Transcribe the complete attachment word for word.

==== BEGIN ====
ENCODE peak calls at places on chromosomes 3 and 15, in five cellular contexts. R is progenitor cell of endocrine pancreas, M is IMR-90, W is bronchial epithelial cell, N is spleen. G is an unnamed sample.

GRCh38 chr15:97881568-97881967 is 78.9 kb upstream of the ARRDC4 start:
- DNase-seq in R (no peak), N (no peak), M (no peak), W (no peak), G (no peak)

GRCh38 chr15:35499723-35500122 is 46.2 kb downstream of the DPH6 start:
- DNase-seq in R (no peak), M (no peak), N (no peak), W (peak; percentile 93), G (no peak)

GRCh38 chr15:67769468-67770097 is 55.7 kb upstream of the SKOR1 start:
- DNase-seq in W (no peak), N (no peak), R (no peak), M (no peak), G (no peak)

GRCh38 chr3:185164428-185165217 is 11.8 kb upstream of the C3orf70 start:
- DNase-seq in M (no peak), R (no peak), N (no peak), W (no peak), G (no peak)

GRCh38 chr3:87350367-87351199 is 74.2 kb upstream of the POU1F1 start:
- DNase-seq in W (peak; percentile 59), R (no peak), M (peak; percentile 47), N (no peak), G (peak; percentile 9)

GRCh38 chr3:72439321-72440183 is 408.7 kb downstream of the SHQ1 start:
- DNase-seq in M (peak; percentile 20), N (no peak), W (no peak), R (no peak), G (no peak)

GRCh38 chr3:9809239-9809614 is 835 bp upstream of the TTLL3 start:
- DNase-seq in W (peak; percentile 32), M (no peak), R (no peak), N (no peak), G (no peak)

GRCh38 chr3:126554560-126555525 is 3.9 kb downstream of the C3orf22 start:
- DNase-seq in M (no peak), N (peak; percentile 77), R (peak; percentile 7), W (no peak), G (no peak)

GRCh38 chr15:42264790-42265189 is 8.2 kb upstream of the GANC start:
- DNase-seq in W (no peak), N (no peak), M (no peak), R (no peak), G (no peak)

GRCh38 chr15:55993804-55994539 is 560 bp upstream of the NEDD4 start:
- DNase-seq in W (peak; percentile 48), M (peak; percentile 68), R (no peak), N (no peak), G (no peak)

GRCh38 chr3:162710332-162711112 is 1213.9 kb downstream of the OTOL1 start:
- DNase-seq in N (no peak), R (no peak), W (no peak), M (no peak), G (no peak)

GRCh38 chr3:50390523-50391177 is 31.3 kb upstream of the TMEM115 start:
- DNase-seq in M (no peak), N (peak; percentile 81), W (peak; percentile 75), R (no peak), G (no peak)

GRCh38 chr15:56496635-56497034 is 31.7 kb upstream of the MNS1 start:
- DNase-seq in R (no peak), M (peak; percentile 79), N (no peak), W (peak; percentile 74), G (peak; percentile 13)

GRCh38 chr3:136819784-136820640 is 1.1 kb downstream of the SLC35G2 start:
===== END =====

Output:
ENCODE peak calls at places on chromosomes 3 and 15, in five cellular contexts. R is progenitor cell of endocrine pancreas, M is IMR-90, W is bronchial epithelial cell, N is spleen. G is an unnamed sample.

GRCh38 chr15:97881568-97881967 is 78.9 kb upstream of the ARRDC4 start:
- DNase-seq in R (no peak), N (no peak), M (no peak), W (no peak), G (no peak)

GRCh38 chr15:35499723-35500122 is 46.2 kb downstream of the DPH6 start:
- DNase-seq in R (no peak), M (no peak), N (no peak), W (peak; percentile 93), G (no peak)

GRCh38 chr15:67769468-67770097 is 55.7 kb upstream of the SKOR1 start:
- DNase-seq in W (no peak), N (no peak), R (no peak), M (no peak), G (no peak)

GRCh38 chr3:185164428-185165217 is 11.8 kb upstream of the C3orf70 start:
- DNase-seq in M (no peak), R (no peak), N (no peak), W (no peak), G (no peak)

GRCh38 chr3:87350367-87351199 is 74.2 kb upstream of the POU1F1 start:
- DNase-seq in W (peak; percentile 59), R (no peak), M (peak; percentile 47), N (no peak), G (peak; percentile 9)

GRCh38 chr3:72439321-72440183 is 408.7 kb downstream of the SHQ1 start:
- DNase-seq in M (peak; percentile 20), N (no peak), W (no peak), R (no peak), G (no peak)

GRCh38 chr3:9809239-9809614 is 835 bp upstream of the TTLL3 start:
- DNase-seq in W (peak; percentile 32), M (no peak), R (no peak), N (no peak), G (no peak)

GRCh38 chr3:126554560-126555525 is 3.9 kb downstream of the C3orf22 start:
- DNase-seq in M (no peak), N (peak; percentile 77), R (peak; percentile 7), W (no peak), G (no peak)

GRCh38 chr15:42264790-42265189 is 8.2 kb upstream of the GANC start:
- DNase-seq in W (no peak), N (no peak), M (no peak), R (no peak), G (no peak)

GRCh38 chr15:55993804-55994539 is 560 bp upstream of the NEDD4 start:
- DNase-seq in W (peak; percentile 48), M (peak; percentile 68), R (no peak), N (no peak), G (no peak)

GRCh38 chr3:162710332-162711112 is 1213.9 kb downstream of the OTOL1 start:
- DNase-seq in N (no peak), R (no peak), W (no peak), M (no peak), G (no peak)

GRCh38 chr3:50390523-50391177 is 31.3 kb upstream of the TMEM115 start:
- DNase-seq in M (no peak), N (peak; percentile 81), W (peak; percentile 75), R (no peak), G (no peak)

GRCh38 chr15:56496635-56497034 is 31.7 kb upstream of the MNS1 start:
- DNase-seq in R (no peak), M (peak; percentile 79), N (no peak), W (peak; percentile 74), G (peak; percentile 13)

GRCh38 chr3:136819784-136820640 is 1.1 kb downstream of the SLC35G2 start: